Moralism is the art of making every bible passage a lesson on self-improvement. It puts man at the centre, rather than Jesus. It’s a Christ-less take on scripture that either flatters the doo-gooder to his own harm or discourages the weak in his weakness.
Case in point, the account of the Good Samaritan.
In Luke 10 an expert in the law of Moses attempts to test Jesus by asking,
What must I do to inherit eternal life? (Luke 10:25)
In reply, Jesus asks him to recall what is written in the law. Our legal expert answers perfectly, “You shall love the Lord your God with all your heart and with all your soul and with all your strength and with all your mind, and your neighbour as yourself.”
To which Jesus replies in complete harmony with the law and the promises of God, “Correct… do this and you shall live”. (Leviticus 18:5)
The expert in the law, wanting to outdo Jesus, then asks, “Ah, but who is my neighbour?”
What follows is an account of a man who gets beaten, stripped and robbed and is left for dead on the road from Jerusalem to Jericho. Two super-religious figures, a Priest and a Levite, both walk past him without helping.
Finally, there comes a man who belongs to a despised minority group. He’s a Samaritan, possibly from Dubbo, or Tasmania or Wishaw and most likely ginger.
Anyway, he has compassion for this poor half-dead traveller. He binds up his wounds, pouring on the oil and wine. He puts him on a donkey, gets him to a safe haven in Jericho and foots the bill for all expenses.
Jesus asks the lawyer who he thinks the true neighbour was. The lawyer gets it right – it was our Samaritan friend. Jesus then tells the lawyer that is he wants to inherit eternal life, he should go and do likewise.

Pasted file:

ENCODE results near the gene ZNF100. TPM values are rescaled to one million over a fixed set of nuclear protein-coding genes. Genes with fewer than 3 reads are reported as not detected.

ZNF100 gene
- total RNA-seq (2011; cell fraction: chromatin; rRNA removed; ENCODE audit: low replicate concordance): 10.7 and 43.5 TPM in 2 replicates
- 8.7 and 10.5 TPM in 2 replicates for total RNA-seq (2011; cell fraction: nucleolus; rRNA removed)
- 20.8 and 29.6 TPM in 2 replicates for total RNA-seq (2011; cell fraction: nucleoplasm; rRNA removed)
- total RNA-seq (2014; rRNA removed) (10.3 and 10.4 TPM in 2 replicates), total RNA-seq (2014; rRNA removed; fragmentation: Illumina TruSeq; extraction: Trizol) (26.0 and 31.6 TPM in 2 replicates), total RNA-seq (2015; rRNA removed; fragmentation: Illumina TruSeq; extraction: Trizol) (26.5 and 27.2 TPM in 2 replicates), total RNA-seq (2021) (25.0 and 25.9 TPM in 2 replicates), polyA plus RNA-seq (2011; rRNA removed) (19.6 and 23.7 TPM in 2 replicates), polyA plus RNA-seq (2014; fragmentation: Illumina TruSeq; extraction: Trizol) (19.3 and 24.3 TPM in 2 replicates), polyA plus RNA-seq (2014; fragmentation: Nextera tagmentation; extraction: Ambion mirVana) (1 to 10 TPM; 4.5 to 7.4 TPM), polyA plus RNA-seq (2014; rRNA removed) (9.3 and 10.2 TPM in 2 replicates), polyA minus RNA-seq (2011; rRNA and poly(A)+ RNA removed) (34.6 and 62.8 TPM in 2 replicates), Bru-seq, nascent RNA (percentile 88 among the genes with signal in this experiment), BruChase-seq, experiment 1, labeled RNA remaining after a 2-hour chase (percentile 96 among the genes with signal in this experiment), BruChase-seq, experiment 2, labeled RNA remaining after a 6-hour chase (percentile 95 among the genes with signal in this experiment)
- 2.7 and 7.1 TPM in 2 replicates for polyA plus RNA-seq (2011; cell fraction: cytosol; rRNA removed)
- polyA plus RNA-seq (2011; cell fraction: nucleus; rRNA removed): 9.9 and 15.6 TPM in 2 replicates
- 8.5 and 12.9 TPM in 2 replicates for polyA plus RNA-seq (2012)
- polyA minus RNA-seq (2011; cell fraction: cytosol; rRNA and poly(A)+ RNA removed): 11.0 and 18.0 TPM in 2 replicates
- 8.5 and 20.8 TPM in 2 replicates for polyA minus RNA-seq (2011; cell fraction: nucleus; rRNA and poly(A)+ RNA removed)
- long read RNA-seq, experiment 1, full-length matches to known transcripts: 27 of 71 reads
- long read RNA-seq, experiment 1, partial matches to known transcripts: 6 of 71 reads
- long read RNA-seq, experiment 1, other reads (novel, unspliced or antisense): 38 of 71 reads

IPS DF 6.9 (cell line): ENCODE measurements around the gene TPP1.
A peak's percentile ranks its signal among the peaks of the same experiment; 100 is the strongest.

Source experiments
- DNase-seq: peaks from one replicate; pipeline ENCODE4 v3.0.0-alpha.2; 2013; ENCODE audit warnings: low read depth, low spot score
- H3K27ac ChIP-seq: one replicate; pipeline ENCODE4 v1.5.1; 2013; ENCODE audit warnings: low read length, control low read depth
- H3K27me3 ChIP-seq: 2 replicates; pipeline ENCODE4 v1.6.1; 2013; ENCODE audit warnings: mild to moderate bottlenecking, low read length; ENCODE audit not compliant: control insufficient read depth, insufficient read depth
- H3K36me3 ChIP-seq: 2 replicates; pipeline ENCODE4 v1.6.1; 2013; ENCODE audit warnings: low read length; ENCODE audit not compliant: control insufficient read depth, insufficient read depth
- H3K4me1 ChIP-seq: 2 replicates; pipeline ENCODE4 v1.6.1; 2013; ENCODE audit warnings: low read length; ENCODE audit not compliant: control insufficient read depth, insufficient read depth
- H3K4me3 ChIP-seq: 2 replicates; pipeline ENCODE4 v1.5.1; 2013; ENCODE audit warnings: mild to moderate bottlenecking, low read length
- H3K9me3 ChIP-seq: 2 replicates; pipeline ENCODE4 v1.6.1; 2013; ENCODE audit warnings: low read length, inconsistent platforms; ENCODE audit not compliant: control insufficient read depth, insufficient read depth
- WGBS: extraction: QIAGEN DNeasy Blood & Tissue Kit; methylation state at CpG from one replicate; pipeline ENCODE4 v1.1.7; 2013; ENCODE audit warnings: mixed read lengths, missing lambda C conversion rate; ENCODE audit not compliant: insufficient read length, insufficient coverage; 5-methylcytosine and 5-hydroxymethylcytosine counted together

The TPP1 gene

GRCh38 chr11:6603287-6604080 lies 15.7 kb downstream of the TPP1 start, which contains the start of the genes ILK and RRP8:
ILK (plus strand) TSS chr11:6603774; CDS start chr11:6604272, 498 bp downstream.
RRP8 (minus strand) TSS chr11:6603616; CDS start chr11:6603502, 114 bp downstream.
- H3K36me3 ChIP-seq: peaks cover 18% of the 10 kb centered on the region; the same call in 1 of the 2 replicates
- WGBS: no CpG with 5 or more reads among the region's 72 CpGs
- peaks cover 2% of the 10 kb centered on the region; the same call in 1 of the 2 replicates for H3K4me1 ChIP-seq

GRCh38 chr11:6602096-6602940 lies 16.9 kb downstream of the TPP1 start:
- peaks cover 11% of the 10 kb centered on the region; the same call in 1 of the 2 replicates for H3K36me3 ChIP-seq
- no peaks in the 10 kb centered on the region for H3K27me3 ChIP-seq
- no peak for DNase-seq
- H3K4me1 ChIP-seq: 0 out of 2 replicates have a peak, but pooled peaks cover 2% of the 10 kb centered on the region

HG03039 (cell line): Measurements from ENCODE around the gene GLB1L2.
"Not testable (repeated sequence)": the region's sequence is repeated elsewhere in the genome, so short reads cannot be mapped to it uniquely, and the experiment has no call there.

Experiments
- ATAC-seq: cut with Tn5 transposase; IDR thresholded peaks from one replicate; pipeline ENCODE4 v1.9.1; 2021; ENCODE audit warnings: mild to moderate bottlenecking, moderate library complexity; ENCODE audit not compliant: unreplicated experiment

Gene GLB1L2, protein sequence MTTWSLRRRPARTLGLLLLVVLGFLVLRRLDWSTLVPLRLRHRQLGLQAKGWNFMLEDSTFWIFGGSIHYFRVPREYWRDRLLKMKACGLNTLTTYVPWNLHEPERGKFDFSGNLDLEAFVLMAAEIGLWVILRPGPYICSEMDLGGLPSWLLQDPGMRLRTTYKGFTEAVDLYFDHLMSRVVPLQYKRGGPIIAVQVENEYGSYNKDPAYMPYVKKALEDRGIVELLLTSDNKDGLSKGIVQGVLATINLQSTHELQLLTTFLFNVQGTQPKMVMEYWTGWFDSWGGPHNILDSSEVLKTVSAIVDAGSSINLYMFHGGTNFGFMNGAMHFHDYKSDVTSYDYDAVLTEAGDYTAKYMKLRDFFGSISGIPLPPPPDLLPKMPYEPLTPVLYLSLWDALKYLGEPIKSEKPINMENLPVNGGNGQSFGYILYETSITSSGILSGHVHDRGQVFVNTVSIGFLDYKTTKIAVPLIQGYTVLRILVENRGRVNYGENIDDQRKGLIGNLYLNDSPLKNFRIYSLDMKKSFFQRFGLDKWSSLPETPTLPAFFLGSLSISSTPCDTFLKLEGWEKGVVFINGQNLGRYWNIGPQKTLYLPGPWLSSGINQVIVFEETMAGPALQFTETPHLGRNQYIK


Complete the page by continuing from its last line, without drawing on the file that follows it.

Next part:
Now, what tends to happen at this point is that Jesus gets side-stepped in the study or the sermon, and we start to discuss our own failings as though helping some stranger on the side of the road would actually merit eternal life.
We start to discuss how much like the Priest or the Levite we are and we all pretend like this is something that has been bothering us for ages and aren’t we glad someone brought it up and lo, we hang our heads in shame and feel miserable together.
The talk ends with us all agreeing to be more like the Good Samaritan.
That’s a fine goal for the Spirit-filled believer, but not at all what I think Jesus is driving at here and certainly no doorway to eternal life.
On that take, the application of this passage boils down to:
Seeker: What must I do to inherit eternal life?
Jesus: Try harder.
The punchline is genuine. “Go and do likewise”. But the response Jesus is looking for is not, “Okay then, I’ll try harder to meet these impossible standards”, but, “Lord have mercy!”
You may well be the Levite. You may even be the Good Samaritan on occasion. But let’s be honest. If you are in this story at all, you are the guy gasping his last breath on the side of the road. You’re the guy who is helpless and hopeless at getting himself out of the porn, the pride, the greed and the grog-induced coma.
You’re as good as dead and as dead as you can be in your sins. At this point, having a pamphlet on, “The Twelve Mighty Steps to Radical Self Improvement”, dropped in your dying lap is unlikely to help.
Your only hope is that someone might come along, lift you up, cover your wounds and your nakedness and foot the entire bill for your restoration – indeed – your resurrection – and get you safely to the city of palms.
And that someone is Jesus. His power to save, and your desperate need of saving – and not your moral improvement – are what’s on the table in this story. The realisation that you and this legal expert are totally incapable of saving yourself is what’s at stake.
Blessed are the poor in spirit, for theirs is the kingdom of heaven. Blessed are those who mourn, for they shall be comforted (Matthew 5:3-4)
It’s in defeat that we are saved. It’s to those lying on the side of the road, dead in trespasses and sins and calling for the Healer that healing comes, for whom all debts are paid and a free ride to Jericho given. And it’s in the oil and wine, the Spirits power poured out, that we are enabled to become increasingly more Good Samaritan and increasingly less Levite, Lawyer and Priest.